With his father T'Chaka having passed away, T'Challa finds himself as heir to the throne of Wakanda and responsible for leading his people as the new king-a role which he is reluctant to embrace. He returns home to prepare for his coronation until he finds his sovereignty challenged by both internal and external factions, and must seek help from some unlikely sources to prevent a conflict which could have global repercussions. Innovative, well-crafted, and culturally significant entry to the Marvel Universe is a feast for the eyes with beautiful, breathtaking scenery, strong, captivating characters, but most importantly it's a very personal and compelling story with political overtones and serious, penetrating questions about the modern world. Though the pace lags at times it still holds your attention and is perfectly cast across the board with Boseman poised and centered in the lead, Jordan matching him as a physically imposing counterpart, along with Nyong'o, Gurira, and Wright who are all terrific. ***
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The Intern (I) (2015)
basic but pleasant
15 February 2018
Ben Whittaker is a seventy-year-old widower and retired businessman whose life is an ongoing, relentless effort in creativity. Despite immersing himself in various activities (fitness, travel, languages, etc.) he still has a void in his life that he's desperate to fill, that is until he signs up for a senior citizen program at an e-commerce fashion startup run by Jules Ostin, a prototypical workaholic who's initially skeptical about Ben's ability to contribute to the business. The biggest criticism of this comedy-drama from director Nancy Meyers would have to be that it's a bit too simple, and perhaps even a bit too congenial for its own good, but-much like the lead character-it gradually grows on you, features some genuinely funny scenes, insightful themes, and makes the most of the unorthodox but effective pairing of De Niro and Hathaway. **½
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I, Tonya (2017)
very good despite its questionable authenticity
2 February 2018
Shot in mockumentary-style comes this compelling biography of talented but controversial figure skater Tonya Harding, tracing her early days as a girl from the wrong side of the tracks who was pushed to excel at the one thing she was truly good at, as well as her tumultuous relationships with her husband and mother leading up to the infamous attack on "friend" and rival Nancy Kerrigan. Often tragic, often funny, how much of it is actual fact versus fiction we may never really know, but it's always involving and bolstered by believable scenes on the ice and faultless performances by its cast. Robbie perfectly embodies the central character in all of her permutations, Stan (primarily of Marvel fame) shows some profound acting chops as her "allegedly abusive" husband, and Janney is simply remarkable as her stern, indifferent mother. It may not be completely true to life, but it certainly entertains. ***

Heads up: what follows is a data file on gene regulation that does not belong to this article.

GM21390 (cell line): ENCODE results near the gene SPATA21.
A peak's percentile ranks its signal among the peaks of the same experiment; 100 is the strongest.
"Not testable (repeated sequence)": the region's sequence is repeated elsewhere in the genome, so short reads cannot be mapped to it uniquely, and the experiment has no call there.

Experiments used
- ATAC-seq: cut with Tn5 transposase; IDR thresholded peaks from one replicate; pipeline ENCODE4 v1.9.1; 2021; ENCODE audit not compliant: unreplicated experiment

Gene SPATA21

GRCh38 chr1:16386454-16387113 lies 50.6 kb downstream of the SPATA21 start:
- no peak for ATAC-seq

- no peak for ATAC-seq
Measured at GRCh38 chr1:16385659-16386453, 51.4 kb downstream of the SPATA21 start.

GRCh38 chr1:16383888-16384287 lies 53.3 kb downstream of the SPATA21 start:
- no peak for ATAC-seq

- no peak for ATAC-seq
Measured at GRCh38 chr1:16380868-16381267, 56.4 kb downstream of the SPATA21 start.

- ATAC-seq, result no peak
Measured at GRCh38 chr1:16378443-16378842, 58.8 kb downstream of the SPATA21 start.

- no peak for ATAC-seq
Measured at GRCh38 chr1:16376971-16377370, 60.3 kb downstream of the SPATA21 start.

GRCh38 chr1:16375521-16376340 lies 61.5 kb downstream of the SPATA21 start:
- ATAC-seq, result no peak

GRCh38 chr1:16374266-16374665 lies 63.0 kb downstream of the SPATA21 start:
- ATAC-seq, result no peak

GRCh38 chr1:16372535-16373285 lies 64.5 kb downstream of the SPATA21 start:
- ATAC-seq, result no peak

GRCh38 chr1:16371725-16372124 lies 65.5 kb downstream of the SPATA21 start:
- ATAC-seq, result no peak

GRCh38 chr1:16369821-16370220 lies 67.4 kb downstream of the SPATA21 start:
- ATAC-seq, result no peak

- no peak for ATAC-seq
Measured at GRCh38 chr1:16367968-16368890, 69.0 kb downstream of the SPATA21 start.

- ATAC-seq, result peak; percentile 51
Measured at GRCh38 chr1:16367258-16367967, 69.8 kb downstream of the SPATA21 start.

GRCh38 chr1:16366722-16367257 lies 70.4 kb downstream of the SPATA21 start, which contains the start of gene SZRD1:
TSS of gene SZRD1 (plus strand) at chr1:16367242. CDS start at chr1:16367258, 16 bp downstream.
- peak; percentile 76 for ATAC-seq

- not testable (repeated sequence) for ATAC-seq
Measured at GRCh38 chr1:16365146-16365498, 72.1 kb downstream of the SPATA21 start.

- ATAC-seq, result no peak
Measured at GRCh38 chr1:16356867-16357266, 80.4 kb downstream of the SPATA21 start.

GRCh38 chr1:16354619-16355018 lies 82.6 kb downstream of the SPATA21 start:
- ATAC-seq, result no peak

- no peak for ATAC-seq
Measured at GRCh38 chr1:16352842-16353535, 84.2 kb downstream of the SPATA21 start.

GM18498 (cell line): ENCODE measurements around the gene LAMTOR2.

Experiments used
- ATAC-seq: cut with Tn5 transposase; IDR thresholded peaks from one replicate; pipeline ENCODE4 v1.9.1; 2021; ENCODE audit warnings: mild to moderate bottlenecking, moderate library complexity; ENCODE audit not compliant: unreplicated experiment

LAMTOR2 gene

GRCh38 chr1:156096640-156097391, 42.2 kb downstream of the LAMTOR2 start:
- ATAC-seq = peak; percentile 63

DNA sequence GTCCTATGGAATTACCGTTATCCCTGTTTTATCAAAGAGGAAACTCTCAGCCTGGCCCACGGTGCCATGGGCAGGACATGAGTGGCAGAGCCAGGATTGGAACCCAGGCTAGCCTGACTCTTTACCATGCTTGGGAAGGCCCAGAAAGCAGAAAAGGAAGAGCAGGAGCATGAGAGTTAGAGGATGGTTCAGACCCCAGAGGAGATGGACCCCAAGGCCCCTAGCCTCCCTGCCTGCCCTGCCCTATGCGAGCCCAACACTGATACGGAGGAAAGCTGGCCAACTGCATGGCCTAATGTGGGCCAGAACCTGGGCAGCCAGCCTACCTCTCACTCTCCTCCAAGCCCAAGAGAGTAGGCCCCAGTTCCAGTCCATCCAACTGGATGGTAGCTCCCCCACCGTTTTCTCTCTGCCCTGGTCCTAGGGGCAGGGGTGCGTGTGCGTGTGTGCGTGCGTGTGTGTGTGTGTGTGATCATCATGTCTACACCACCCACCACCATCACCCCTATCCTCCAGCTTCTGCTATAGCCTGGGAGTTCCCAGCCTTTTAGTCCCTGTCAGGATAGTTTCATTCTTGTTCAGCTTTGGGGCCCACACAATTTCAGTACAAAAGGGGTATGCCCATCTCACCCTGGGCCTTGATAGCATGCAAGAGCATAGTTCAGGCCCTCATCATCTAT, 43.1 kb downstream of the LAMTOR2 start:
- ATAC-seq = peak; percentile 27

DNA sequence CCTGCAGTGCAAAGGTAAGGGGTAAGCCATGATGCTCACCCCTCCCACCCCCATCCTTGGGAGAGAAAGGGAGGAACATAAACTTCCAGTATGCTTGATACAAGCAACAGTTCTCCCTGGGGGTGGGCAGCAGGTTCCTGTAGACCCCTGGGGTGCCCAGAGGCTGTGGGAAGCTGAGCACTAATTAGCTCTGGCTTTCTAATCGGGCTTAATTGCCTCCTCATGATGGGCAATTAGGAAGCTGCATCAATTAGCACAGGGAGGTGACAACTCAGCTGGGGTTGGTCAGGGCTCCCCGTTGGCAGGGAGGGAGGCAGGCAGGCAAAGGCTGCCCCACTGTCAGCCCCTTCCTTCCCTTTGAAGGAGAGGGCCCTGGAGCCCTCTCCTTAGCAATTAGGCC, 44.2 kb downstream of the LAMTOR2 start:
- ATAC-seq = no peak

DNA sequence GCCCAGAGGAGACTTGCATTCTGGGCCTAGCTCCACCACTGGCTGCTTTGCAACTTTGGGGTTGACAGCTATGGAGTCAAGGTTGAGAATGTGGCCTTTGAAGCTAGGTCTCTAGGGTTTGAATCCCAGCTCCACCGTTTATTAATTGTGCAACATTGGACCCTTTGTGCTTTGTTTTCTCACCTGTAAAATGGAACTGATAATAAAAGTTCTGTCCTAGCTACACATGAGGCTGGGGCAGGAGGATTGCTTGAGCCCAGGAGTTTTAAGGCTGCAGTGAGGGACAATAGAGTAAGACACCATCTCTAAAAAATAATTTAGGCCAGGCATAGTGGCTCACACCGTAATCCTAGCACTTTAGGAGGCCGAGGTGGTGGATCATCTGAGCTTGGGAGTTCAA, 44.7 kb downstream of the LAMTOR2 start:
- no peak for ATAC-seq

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a good all-around showing
2 February 2018
Poignant, engrossing slice of life with Clooney in peak form as Matt King-a workaholic, Honolulu-based real estate attorney, distant husband, and "backup parent" of two rebellious daughters. He's also the sole trustee of 25,000 pristine acres on the island of Kauai, but his once monotonous life hits a major detour when a boating accident leaves his wife in a coma, and he discovers that she was having an affair. Now at a crossroads, he's forced (for the first time in years) to fully embrace his role as a husband and father, and make some critical decisions moving forward. Thoughtful, well-made comedy-drama is interesting and insightful every step of the way with compelling themes, characters who are real, first-rate performances, and beautiful, breathtaking Hawaiian scenery as an added bonus. ***
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manages to make the most of a familiar setup
3 January 2018